Prompted by a shortage of female job applicants and the experiences of our MD Claire, we've been interviewing a series of women about their experiences in IT and the tech sector. Vicki Jakes, techie, code-lover and account director at social insights agency Brandwatch, explains how she first broke into 'online', and has since enjoyed a range of different roles.
What (if anything) did you study at university?
I did Film Studies at university and wanted to be an editor like Thelma Schoonmaker.
How did you get into a career in technology?
I started out working in sales for a publishing company, and in my spare time used to make websites for friends who had bands. Once the magazine I worked for decided to get online I was able to move over to work on their website, doing content, sponsorship and sales, as they knew I was 'a bit techie'. After that all the jobs I have worked in have been 'online'. I was able to move away from sales and try my hand at marketing, project and product management, and ultimately I ended up in client services and management.
Do you enjoy it?
I have always enjoyed working in the technology sector, and it's a bonus that the work I do has been aligned to advertising and marketing as I always wanted to do that when I was at school. Not a day goes by where I haven't been able to learn something new, and that's where the excitement is - technology is always changing and you have to adapt.
Have you ever experienced any implicit bias or direct sexism in the industry?
Unfortunately I have. I experienced being criticised (i.e. being called 'bossy') because I have been very direct and outspoken in my management style - and the same criticism was not levied at male colleagues who performed the same. I have also surprised a few people who assumed that I would not be able to discuss the nitty gritty of an API or codebase because I am a woman. I experienced far more sexism trying to get into the film industry, though, so it's not really that bad.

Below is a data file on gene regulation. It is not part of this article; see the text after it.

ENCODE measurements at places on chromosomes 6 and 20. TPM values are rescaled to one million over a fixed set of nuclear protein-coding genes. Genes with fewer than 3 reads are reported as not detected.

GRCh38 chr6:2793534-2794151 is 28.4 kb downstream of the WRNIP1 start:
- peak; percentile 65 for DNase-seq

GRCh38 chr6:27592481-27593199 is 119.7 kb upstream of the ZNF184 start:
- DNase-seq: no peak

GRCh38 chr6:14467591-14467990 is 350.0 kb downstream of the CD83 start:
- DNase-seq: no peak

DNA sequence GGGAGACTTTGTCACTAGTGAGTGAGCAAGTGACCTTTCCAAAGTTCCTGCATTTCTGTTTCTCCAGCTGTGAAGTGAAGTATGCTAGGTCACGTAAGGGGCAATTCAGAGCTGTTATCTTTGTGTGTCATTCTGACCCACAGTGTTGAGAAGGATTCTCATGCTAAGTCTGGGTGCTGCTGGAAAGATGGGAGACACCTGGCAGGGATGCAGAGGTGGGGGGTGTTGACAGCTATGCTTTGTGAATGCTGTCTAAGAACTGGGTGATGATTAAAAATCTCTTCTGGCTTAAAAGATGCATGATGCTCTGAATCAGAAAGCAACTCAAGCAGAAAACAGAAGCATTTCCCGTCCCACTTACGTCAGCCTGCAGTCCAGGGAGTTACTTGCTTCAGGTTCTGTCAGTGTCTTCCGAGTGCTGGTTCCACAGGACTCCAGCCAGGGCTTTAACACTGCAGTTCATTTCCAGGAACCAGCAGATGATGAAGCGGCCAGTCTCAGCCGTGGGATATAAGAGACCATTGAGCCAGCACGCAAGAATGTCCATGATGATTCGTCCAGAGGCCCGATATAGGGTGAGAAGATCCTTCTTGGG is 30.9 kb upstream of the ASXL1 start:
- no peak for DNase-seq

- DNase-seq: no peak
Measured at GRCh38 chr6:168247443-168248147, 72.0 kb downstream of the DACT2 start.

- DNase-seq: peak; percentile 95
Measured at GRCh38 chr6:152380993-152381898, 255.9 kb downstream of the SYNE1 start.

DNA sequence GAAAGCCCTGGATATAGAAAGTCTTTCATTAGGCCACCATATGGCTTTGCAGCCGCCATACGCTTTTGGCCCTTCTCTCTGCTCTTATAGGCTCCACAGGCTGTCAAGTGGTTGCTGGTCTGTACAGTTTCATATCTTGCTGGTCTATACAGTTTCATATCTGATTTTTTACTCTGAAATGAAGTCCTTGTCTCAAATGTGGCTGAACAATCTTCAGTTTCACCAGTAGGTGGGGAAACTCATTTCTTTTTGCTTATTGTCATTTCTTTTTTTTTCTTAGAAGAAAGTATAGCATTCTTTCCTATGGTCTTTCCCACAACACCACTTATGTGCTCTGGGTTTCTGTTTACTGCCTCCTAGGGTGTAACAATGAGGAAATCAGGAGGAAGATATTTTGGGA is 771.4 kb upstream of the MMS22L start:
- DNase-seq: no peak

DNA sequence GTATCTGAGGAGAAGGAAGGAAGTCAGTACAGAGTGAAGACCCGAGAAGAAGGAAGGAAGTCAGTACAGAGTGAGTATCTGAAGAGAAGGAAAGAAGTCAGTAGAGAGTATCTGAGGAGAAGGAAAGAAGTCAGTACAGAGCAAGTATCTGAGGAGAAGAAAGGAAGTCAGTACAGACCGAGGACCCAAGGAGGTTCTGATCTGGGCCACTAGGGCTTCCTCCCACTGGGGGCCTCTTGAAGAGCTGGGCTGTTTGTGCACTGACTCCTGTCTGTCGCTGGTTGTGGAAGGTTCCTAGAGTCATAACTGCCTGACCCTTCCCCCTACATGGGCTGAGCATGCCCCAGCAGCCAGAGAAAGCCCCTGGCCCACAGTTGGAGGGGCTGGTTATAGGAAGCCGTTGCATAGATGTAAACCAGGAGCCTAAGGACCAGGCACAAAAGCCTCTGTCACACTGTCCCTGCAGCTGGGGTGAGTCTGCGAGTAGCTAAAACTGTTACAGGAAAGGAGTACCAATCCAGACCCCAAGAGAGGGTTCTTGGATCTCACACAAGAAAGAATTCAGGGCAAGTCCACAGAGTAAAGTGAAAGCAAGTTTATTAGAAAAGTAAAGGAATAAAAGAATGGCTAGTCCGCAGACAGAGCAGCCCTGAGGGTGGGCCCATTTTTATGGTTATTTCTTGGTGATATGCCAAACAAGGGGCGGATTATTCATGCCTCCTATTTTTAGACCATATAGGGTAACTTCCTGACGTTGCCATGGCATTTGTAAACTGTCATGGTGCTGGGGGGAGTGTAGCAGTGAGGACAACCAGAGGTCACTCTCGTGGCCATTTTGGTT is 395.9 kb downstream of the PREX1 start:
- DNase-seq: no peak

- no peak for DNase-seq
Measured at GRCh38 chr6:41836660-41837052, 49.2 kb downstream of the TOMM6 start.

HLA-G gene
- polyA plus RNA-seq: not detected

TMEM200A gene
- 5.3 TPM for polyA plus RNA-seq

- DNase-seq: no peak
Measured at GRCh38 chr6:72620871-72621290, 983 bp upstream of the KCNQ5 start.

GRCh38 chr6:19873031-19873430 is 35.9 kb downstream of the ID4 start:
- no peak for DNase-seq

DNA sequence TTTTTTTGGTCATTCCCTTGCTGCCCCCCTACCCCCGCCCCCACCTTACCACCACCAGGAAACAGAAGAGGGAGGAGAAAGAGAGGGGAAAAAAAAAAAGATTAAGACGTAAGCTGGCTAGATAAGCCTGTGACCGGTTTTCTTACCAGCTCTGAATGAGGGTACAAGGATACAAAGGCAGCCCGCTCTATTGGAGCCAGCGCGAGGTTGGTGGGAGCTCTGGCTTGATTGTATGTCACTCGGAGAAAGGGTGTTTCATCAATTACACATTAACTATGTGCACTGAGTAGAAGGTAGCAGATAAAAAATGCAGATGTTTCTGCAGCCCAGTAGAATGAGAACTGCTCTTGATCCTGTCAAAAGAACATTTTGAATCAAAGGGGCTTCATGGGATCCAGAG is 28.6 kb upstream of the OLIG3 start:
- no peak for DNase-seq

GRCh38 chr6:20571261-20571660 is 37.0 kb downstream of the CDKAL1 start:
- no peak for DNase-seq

Do you know any other women who work in tech?
I have a couple of friends who are coders, but mainly my women friends in the tech sector work in project or account management. It is an important part of the industry, especially in the agency world, because we are client-facing and have to interpret and relate quite boring concepts to clients and get them excited to be a stakeholder in their project.
Would you recommend IT or tech to girls who are thinking about their future careers?
Yes, yes and yes. There are so many varied roles, so if coding does not come naturally you can learn project management, design, UX, marketing... the roles are endless, and there are so many more than when I started out back in the noughties!
What’s the best thing a girl or woman can do to get into the tech sector?
If you want to be a coder then start coding, now. All the coders I know live and breathe it. The stereotype of staying up all night exists for a reason! You should study and get grades because employers like the look of those, and you should create your own projects on the side because that shows curiosity and creativity.
If coding is not your thing (and it wasn't mine in the end as I stopped at HTML4 and CSS3 when I found that you can build pre-coded websites with WordPress) then do some research and find what bit of the tech sector suits you. Creative? Web designer, user experience (UX) architect. Analytical? Social media analyst, Q&A tester - there's so much out there.
How can we encourage more girls and women to consider an IT or tech career?
Businesses need to reach out and offer more work experience and apprenticeships. Local businesses should be working with local schools and universities. We also have a responsibility to provide technology options to our children, and not pigeonhole them in the way we might have in the past.
Basically it all needs a bit of PR and some typical stereotype breaking: I hope my answering these questions helps in some way!
Read more in our Women in IT series, and share your views with @weareideal using #WomenInIT.
We'd love to hear from more female job applicants. If you want to join us, take a look at our current vacancies, and get in touch with HR@ideal.co.uk to tell us why you're the Ideal candidate.